Feldshuh's portrayal of Meir comes to Vegas
Good as Golda? That's an understatement for actress Tovah Feldshuh .
She earned a Tony nomination -- and set a Broadway record -- portraying Israeli prime minister Golda Meir in "Golda's Balcony," which plays The Smith Center for the Performing Arts on Sunday afternoon.
Scripted by "Miracle Worker" playwright William Gibson, "Golda's Balcony" -- the longest-running one-woman show in Broadway history -- follows Meir's journey from her native Russia, where her family fled anti-Semitic pogroms, to Milwaukee and ultimately to Israel.
Much of the action takes place during the 1973 Yom Kippur War, when Egypt and Syria attacked Israel -- and Prime Minister Meir drew criticism for her handling of the crisis, setting the stage for her 1974 resignation as prime minister.
Feldshuh describes "Golda's Balcony" as very American in its focus on "one person's worthy and idealistic dream: the creation of a Jewish state to have as a haven for the Jewish people," she says in a telephone interview from her New York home. "And the irony is, it's the least secure place for a Jewish person to live."
Meir is hardly the first real-life character the veteran actress has portrayed; her previous roles include such acting legends as Katharine Hepburn (twice), Tallulah Bankhead and Sarah Bernhardt.
But while it takes considerable study to capture "the accent, the walk, the body postures," even figuring out how to play "a chain smoker ... when you don't smoke," Feldshuh says, "you don't want to be an impersonator -- unless you want to play different venues in Vegas." (Sunday's performance, coincidentally, marks Feldshuh's Vegas debut.)
After all, "it's not just getting inside her head," she says of playing Meir. "It's getting inside her heart, her gut," all the while pursuing "the ultimate effortlessness of the performance."
Feldshuh performs "Golda's Balcony" at 5 p.m. Sunday in Reynolds Hall at The Smith Center, 361 Symphony Park Ave. Tickets -- $43-$139 for the general public and $39.40-$124.40 for students and seniors 60 and over -- are available by phone at 749-2000 or online at www.TheSmithCenter.com.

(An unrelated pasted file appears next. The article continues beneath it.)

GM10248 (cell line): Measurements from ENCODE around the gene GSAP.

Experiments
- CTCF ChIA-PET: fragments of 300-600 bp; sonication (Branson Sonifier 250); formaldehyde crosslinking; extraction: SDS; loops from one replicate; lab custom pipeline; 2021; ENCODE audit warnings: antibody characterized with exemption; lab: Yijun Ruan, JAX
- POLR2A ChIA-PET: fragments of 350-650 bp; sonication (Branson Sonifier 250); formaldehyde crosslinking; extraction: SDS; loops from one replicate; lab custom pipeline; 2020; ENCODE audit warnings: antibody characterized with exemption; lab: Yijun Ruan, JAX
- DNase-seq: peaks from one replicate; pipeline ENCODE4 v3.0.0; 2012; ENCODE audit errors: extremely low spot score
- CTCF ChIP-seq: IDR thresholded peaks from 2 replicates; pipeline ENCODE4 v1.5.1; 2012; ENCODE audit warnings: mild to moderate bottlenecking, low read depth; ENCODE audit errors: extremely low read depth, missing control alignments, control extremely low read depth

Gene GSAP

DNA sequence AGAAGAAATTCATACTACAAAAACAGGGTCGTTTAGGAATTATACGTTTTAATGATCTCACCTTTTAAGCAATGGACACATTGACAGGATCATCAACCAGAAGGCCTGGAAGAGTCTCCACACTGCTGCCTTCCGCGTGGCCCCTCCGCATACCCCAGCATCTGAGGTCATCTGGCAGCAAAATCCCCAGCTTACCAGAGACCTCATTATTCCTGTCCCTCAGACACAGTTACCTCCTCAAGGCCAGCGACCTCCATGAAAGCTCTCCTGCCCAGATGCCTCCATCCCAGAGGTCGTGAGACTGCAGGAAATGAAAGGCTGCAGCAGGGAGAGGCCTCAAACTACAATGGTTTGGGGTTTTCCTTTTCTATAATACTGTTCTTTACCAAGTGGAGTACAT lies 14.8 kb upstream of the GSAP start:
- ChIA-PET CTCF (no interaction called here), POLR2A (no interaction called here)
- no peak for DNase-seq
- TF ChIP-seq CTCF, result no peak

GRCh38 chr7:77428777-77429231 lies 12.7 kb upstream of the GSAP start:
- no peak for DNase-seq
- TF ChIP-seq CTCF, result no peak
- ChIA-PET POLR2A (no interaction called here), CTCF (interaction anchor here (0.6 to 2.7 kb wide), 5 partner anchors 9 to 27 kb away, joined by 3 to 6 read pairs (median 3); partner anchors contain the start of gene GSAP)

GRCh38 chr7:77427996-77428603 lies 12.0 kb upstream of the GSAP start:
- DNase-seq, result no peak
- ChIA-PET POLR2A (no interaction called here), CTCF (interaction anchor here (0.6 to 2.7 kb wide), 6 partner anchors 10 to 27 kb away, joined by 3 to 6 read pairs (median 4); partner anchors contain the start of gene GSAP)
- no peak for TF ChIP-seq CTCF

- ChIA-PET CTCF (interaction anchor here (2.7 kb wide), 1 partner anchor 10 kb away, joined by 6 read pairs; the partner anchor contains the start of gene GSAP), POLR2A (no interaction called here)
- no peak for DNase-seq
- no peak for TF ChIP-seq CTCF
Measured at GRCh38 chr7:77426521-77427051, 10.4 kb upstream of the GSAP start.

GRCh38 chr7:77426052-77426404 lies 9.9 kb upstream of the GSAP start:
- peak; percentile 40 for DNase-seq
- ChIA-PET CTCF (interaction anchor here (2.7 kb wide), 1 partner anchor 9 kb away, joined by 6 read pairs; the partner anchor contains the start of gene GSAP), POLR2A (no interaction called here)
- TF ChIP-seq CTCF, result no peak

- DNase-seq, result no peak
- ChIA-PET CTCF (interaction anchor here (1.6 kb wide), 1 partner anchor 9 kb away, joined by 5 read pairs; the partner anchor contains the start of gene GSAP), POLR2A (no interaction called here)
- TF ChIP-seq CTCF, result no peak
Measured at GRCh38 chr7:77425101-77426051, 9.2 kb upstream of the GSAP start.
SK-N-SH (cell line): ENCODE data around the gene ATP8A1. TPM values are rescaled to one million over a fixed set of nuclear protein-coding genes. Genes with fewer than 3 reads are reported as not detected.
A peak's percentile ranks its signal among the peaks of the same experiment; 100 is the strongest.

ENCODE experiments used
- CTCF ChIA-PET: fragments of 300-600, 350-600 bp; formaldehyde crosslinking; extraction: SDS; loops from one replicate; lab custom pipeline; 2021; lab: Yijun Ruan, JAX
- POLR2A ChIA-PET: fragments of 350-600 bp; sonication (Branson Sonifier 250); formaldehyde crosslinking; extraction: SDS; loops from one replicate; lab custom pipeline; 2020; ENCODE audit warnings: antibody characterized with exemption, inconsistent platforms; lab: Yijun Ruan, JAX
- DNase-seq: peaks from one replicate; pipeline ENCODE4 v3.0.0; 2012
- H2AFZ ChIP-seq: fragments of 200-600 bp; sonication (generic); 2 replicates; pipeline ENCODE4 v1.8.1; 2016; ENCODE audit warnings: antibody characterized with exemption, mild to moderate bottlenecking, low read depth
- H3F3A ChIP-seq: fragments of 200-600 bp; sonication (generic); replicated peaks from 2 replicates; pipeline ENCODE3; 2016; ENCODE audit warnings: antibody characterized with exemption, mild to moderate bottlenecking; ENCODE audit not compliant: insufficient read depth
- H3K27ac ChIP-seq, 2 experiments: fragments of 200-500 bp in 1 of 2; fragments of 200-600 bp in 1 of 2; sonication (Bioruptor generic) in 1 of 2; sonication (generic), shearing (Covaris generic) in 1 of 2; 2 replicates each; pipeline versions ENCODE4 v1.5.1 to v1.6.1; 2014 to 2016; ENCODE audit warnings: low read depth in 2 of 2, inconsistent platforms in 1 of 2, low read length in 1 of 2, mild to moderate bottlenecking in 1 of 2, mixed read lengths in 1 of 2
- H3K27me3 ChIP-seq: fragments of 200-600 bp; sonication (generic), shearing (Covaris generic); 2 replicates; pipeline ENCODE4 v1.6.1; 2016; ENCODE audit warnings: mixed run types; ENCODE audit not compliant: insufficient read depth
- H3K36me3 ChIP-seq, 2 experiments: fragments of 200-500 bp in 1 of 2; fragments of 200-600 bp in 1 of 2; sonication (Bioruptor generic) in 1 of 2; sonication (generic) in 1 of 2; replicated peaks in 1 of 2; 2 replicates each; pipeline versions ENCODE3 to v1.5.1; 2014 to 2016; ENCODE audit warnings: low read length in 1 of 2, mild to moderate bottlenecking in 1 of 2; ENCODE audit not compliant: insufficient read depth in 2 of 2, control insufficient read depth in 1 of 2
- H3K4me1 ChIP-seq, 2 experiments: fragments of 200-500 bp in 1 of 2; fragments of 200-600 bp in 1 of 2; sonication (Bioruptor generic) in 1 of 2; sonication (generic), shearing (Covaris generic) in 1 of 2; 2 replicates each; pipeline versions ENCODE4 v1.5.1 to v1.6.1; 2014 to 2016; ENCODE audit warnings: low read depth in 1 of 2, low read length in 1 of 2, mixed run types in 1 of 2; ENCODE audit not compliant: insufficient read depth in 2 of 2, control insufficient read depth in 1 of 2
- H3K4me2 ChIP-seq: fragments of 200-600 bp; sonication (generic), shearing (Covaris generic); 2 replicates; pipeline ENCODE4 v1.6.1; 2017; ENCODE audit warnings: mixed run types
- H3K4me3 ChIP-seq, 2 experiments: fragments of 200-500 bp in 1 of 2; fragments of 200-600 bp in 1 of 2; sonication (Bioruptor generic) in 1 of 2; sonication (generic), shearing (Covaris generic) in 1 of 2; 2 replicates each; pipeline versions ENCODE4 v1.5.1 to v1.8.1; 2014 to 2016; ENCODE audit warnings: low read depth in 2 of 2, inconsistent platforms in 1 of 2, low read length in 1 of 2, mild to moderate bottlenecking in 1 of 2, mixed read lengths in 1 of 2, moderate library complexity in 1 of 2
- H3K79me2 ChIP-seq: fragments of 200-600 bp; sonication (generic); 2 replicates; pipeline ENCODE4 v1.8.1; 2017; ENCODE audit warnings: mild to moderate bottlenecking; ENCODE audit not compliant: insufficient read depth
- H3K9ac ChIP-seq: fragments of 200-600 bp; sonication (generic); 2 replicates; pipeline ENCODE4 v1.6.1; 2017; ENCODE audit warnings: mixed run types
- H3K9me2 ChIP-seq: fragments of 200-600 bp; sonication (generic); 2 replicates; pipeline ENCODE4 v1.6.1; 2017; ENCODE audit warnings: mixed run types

Cabaret jazz welcomes Branford Marsalis
He's played alongside everybody from Sting to Miles Davis, served as "Tonight Show" bandleader, appeared in movies (from "Throw Momma from the Train" to "Eve's Bayou") and won three Grammy Awards.
He's even been nominated for a Tony Award, for his score for the revival of August Wilson's acclaimed "Fences."
These days, however, saxophonist Branford Marsalis is most at home playing himself -- which he'll do Saturday night when he and the rest of his quartet visit Cabaret Jazz, the intimate club at The Smith Center for the Performing Arts.
In contrast to his early showbiz success, which found Marsalis bouncing from R&B to rock to funk, Marsalis has dedicated himself to jazz for more than a decade.
Reflecting on his past successes, "There's an argument to be made that when I was a more enthusiastic musician and far less skilled, people liked the music more," Marsalis told the Nashville Music Industry Examiner in January. "And now, although it's refined, I'm just as enthusiastic now when I play, except it's not that 27-year-old exuberance. It's not, 'Isn't it amazing that I'm doing this for a living? Oh my God!' Now it's, 'Yeah, I'm good at this. I belong here. And I'm getting better.' "
You can catch Marsalis and bandmates Joey Calderazzo (piano), Justin Faulkner (drums) and Eric Revis (bass) at 7:30 and 10 p.m. Saturday in Cabaret Jazz at The Smith Center, 361 Symphony Park Ave. Tickets are $56-$164 and are available by phone at 749-2000 or online at www.TheSmithCenter.com.
-- By CAROL CLING